There is a particular narrative about Ronald Reagan and the end of the Cold War that has always struck me as compelling. I bought the argument at the time and I think I still do, to some extent, even though I’m hardly a Reagan fan.
The story goes like this: Reagan was able to finally win the Cold War and drive a stake through the heart of the Evil Empire because he realized that the Soviet economy was already badly overextended trying to prop up the war machine. All he had to do was accelerate the arms race, dramatically increasing military spending (while also amping up the sabre-rattling rhetoric) and that would force the Russkis to bankrupt themselves trying to compete. Read more
In September 11, 2001, al Qaeda terrorists hijacked four passenger jets. They flew three of them into the World Trade Center and the Pentagon. The fourth was retaken by the passengers and crashed in a field in Pennsylvania. These things we know. Since then, much has transpired. For example:
- The US invaded Afghanistan, the nation that had harbored the terrorists and their mastermind, Osama bin Laden. The war has not been uniformly well managed and attempts to install a stable self-government have so far failed. Many experts argue that our efforts there have been woefully counterproductive. Read more
Something wicked this way comes.
There are a number of problems with these assertions, not the least of which is that when Saudi terrorists started flying hijacked jets into large buildings on September 11, 2001, George W. Bush had been president of the United States for the better part of eight months. The lapses in memory noted above are all striking, but especially so in the case of Giuliani, who was, from September 11 until he dropped out of the presidential race on January 30, 2008 (a span of roughly 2,332 days, if my math is accurate), unable to say so much as “hello” without somehow shoehorning “9/11” into the conversation. Read more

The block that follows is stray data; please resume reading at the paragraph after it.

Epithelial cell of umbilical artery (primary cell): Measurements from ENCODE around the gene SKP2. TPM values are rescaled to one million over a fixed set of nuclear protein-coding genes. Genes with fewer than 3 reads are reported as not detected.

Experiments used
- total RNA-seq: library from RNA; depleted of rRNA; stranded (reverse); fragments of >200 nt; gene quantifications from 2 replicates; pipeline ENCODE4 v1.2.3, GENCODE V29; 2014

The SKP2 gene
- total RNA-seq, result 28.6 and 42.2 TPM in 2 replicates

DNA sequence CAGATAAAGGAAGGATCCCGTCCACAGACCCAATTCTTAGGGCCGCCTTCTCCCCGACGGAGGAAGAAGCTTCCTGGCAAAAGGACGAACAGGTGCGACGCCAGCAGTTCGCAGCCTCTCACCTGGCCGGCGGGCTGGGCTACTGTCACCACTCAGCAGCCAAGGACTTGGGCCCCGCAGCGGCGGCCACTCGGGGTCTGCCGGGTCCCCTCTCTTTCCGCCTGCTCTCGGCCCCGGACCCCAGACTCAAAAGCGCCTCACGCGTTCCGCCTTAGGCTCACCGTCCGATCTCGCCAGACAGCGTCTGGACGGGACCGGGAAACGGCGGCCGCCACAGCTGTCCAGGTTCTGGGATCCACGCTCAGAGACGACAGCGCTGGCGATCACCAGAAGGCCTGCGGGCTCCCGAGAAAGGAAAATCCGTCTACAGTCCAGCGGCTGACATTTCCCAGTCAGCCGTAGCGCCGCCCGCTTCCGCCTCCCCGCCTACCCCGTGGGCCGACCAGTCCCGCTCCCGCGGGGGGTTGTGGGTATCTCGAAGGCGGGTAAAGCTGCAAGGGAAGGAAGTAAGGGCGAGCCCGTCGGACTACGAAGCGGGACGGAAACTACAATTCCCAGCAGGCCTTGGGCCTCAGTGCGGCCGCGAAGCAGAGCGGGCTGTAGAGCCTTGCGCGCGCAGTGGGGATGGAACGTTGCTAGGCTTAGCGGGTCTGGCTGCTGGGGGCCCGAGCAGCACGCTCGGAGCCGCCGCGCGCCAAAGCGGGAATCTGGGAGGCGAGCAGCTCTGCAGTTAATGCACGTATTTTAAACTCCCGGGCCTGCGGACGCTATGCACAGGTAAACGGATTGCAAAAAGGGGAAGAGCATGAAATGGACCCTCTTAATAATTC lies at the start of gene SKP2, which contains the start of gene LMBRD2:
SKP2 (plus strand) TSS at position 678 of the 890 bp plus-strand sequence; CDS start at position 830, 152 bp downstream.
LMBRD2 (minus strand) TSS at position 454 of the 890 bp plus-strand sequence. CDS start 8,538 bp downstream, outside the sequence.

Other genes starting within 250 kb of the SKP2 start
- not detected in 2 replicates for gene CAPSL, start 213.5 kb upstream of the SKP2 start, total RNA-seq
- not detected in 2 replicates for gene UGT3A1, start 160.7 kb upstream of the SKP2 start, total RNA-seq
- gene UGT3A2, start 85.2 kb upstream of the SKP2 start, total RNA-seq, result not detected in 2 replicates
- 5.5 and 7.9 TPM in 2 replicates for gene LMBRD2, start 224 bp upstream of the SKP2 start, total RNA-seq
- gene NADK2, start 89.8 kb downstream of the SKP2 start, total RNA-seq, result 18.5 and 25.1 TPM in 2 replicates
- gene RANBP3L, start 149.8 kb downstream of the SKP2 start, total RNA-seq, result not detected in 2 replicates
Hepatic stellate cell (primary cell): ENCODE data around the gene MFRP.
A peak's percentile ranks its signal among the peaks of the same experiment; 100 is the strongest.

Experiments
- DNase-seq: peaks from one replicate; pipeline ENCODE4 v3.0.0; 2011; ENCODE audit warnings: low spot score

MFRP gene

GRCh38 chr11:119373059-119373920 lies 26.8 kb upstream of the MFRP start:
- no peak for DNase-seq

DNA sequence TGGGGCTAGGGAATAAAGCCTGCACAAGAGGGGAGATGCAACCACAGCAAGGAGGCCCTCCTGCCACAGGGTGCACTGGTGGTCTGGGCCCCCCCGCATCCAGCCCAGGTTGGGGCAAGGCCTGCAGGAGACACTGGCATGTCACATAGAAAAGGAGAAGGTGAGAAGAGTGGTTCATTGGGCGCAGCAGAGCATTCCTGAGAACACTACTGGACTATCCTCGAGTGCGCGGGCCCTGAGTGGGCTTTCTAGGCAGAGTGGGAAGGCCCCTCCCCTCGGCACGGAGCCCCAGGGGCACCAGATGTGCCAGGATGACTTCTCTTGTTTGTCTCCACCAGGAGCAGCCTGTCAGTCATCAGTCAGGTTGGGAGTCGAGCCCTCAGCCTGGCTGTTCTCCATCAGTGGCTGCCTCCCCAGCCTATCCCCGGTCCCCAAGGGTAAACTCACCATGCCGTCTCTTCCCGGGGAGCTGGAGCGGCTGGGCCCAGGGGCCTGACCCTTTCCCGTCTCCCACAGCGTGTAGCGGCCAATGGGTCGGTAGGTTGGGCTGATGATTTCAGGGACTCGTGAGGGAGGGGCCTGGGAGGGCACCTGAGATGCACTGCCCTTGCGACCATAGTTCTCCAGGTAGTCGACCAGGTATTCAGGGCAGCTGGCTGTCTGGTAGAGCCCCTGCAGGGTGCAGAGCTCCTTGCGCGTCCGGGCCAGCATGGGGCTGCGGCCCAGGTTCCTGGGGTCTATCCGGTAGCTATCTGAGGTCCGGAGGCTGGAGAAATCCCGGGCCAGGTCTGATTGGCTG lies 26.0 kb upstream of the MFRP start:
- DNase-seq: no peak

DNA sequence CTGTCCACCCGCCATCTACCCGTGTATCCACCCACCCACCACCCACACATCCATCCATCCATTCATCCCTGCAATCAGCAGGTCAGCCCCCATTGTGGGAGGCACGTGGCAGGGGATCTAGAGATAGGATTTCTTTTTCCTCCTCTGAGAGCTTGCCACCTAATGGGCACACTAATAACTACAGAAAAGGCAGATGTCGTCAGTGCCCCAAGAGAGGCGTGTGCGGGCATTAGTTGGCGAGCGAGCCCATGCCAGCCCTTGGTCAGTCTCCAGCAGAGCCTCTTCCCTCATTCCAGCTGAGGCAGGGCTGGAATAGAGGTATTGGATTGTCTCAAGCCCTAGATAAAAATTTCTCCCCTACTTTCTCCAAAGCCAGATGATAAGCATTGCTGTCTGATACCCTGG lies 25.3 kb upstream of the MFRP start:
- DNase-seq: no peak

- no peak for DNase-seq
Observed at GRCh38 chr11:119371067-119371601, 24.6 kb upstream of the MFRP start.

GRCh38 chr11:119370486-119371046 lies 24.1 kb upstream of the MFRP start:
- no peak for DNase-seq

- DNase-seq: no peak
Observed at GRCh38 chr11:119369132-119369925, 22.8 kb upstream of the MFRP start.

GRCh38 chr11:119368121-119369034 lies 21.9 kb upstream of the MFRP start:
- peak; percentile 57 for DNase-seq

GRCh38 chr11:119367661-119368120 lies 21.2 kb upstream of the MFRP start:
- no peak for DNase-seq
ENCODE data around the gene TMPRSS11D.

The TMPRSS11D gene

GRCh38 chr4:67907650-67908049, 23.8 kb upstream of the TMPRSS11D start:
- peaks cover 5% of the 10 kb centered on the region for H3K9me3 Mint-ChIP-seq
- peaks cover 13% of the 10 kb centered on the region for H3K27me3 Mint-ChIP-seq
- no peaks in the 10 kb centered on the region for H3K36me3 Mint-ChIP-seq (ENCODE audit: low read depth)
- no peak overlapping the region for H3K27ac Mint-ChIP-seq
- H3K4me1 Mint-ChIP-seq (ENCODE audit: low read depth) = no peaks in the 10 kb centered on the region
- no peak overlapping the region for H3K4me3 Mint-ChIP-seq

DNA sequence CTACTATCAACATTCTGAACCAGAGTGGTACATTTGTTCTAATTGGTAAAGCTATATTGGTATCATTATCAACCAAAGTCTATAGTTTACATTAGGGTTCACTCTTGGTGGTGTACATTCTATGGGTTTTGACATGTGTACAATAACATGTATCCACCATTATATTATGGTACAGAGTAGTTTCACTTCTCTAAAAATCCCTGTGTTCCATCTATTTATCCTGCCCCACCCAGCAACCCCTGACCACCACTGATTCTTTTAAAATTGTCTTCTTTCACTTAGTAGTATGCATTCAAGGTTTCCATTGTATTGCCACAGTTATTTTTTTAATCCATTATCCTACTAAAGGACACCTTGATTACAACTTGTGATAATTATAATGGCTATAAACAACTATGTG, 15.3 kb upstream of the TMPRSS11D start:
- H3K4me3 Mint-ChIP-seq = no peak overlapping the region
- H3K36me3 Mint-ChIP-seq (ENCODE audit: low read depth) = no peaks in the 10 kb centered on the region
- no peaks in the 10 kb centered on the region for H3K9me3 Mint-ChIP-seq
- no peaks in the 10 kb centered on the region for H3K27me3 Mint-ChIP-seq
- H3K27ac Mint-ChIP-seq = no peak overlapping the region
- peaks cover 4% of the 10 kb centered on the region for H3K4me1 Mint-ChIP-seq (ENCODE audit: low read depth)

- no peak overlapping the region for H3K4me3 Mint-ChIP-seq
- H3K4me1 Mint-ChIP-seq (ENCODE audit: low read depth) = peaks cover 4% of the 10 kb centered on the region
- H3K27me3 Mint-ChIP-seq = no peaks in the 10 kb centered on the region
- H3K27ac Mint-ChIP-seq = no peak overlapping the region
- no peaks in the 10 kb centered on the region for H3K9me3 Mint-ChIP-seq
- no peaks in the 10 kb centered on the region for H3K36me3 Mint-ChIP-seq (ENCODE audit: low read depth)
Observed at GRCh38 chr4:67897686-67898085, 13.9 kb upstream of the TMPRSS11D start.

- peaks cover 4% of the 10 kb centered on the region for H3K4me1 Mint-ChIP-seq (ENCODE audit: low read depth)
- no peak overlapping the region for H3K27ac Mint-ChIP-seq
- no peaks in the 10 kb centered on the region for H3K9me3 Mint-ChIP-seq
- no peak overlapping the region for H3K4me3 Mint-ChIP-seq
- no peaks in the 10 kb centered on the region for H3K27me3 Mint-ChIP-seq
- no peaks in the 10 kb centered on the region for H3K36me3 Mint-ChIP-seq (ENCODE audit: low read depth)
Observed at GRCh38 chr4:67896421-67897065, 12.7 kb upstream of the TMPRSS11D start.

(Warning: Reality is never as neat and clean as theory, I’m afraid, but humans are inherently theoretical animals. So bear with me. The following may be a tad obscure in places, but it’s going somewhere worthwhile.)
University of Texas-Dallas Professor Frederick Turner has penned an interesting take on the current WTC memorial debate, and makes some very well-considered arguments about how the whole process is off the mark. In short, he believes the current proposals “express, as clearly as if it had been written all over them, that America was defeated by the terrorists,” and asserts that we should take this opportunity to erect something “more splendid, more beautiful and more truly symbolic of New York and of America than its predecessor.”
To his credit, he offers his own proposal for the memorial, complete with a nice set of sketches illustrating how it would look from various vantage points around the city. I have to say I’m impressed with the power of his vision, especially as it addresses the basic tenets of his larger argument. Read more